It’s been a little over two months since my business partner and I had to close the bookstore/wine bar since we could no longer keep using our retirement money to keep it afloat. The decision was both difficult and easy. We loved having the bookstore but didn’t love that we lost so much money trying to keep it afloat. During the four years that we were opened, I still had my other business, Carol Hoenig Publishing Consultant, Inc. Between that and the bookstore left me little time for reading for pleasure and writing. I had started working on my fourth novel, a prequel to Without Grace, while my agent tried to sell my third novel. So far, the rejections were wonderful, but they are still rejections. But that’s another story. Or maybe it’s just the same old story. Yet, life goes on.
Now without the store, I am busier than ever with my business, but I have found more time to read for pleasure. I am constantly reading works-in-progress, or books needing publicity, but reading for fun has been a challenge when owning my own business. (Speaking of reading books that need publicity, I’m working with Jan Alexander for her novel, Ms. Ming’s Guide to Civilization, and highly recommend it.) I’ve also yet to get back to writing on my prequel but believe that will occur all in good time. Therefore, thought I’d share what I’ve read over the last couple of months with a very brief thought of what I thought about the book here:
Don’t Let’s Go to the Dogs Tonight by Alexandra Fuller: I’ve been wanting to read this for so long and it was the first book I picked up since closing the bookstore. The writing was wonderful, even though living in Africa for Alexandra and her family was not easy. I highly recommend it, though.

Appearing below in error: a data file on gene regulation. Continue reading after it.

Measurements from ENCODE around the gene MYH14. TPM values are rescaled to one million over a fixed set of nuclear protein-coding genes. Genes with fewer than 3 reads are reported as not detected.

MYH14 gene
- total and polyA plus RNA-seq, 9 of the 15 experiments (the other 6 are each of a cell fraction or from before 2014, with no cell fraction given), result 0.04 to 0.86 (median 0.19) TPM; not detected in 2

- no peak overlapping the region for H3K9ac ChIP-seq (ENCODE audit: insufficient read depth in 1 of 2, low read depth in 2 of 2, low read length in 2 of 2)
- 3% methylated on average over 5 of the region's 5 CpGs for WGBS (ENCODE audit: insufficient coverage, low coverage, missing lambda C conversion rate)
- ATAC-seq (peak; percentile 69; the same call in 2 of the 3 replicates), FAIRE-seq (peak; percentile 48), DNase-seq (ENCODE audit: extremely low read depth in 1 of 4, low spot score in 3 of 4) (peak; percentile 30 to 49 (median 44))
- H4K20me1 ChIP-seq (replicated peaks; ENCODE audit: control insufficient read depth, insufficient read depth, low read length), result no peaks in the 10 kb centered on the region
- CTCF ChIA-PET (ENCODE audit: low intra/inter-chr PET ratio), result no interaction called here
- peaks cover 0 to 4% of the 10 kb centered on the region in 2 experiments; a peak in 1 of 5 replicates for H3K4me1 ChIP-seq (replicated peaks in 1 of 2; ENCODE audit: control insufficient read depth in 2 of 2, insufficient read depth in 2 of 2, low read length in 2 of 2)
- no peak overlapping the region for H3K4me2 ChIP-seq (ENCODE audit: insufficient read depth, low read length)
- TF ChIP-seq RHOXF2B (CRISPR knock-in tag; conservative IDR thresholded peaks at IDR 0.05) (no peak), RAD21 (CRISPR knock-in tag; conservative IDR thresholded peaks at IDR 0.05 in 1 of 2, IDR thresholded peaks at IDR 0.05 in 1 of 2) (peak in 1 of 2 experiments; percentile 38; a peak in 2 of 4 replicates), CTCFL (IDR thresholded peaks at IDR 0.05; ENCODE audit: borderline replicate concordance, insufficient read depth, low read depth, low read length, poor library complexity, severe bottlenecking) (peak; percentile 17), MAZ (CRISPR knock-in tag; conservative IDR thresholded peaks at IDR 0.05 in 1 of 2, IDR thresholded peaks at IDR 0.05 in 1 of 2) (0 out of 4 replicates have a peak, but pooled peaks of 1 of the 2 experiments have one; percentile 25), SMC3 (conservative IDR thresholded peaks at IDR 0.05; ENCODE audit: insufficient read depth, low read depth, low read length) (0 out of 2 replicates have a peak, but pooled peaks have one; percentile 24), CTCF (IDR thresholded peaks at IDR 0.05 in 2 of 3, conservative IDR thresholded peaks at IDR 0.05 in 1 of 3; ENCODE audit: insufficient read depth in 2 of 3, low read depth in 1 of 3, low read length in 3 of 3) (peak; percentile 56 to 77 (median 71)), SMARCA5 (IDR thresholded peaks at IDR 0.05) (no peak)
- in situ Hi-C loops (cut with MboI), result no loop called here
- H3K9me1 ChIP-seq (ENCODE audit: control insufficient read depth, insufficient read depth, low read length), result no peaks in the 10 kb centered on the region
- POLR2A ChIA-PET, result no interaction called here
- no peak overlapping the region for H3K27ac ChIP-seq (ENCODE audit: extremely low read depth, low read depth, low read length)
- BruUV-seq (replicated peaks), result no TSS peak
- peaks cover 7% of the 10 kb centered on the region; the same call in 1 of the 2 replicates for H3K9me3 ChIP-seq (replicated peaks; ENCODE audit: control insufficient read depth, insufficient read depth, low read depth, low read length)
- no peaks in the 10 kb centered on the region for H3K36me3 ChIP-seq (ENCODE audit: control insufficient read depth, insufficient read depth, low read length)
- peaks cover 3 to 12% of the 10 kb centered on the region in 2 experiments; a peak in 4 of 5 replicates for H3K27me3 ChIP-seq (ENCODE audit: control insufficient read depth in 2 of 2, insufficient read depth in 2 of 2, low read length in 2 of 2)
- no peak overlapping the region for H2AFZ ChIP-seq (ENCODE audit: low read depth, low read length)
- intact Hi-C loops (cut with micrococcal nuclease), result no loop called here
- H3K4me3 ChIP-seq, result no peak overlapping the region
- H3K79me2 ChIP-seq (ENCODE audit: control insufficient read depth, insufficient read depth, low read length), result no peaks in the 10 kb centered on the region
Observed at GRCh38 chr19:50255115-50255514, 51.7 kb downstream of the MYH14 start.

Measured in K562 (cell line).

J.W. Valentine by Barbara Novack: I’ve known Barbara for quite some time and even spoke to her students about writing. She’s a good writer but I had some questions regarding one aspect of this work.
Saving Sadie: How a Dog That No One Wanted Inspired the World by Joal Derse Dauer with Elizabeth Ridley. It’s a story of triumph, one that made me question if I could have invested all that the author did to save this dog’s life.
Inherit the Wind by Jerome Lawrence and Robert C. Lee: I have a collection of screenplays from a book I had from high school and have wanted to read this one for ages. I’ve watched the movie with Spencer Tracy and found it riveting. The screenplay is just as riveting and dare I say timely, even though it was written so long ago about the Scopes Trial. I’m going to select this one for my book discussion group, which is something else I couldn’t host when I had the bookstore.
The Underground Railroad by Colson Whitehead: What a heartbreaking book. Humans are just evil beings. As a country, we not only have blood on our hands, we have it on our souls. Not only for today’s atrocities but the past’s, as well.
The Inner Life of Animals by Peter Wohlleben: What an interesting time for me to have read this book since I have been watching and caring for Roxy, (min-pin) Harpo (Tibetan spaniel mix) and Chelsea (long-haired dachshund) while my daughters and their husbands traveled in Scotland and England. The book didn’t cover much about domesticated animals but was still very interesting. It makes me want to be a vegetarian, but I find it difficult to accomplish.
Yesterday, I just cracked open Less by Andrew Sean Greer so no thoughts on that just yet.
So that’s it for now. I am going to try to write here at least once a week and the posts won’t be quite as long but I had a lot to share here. Thanks for reading!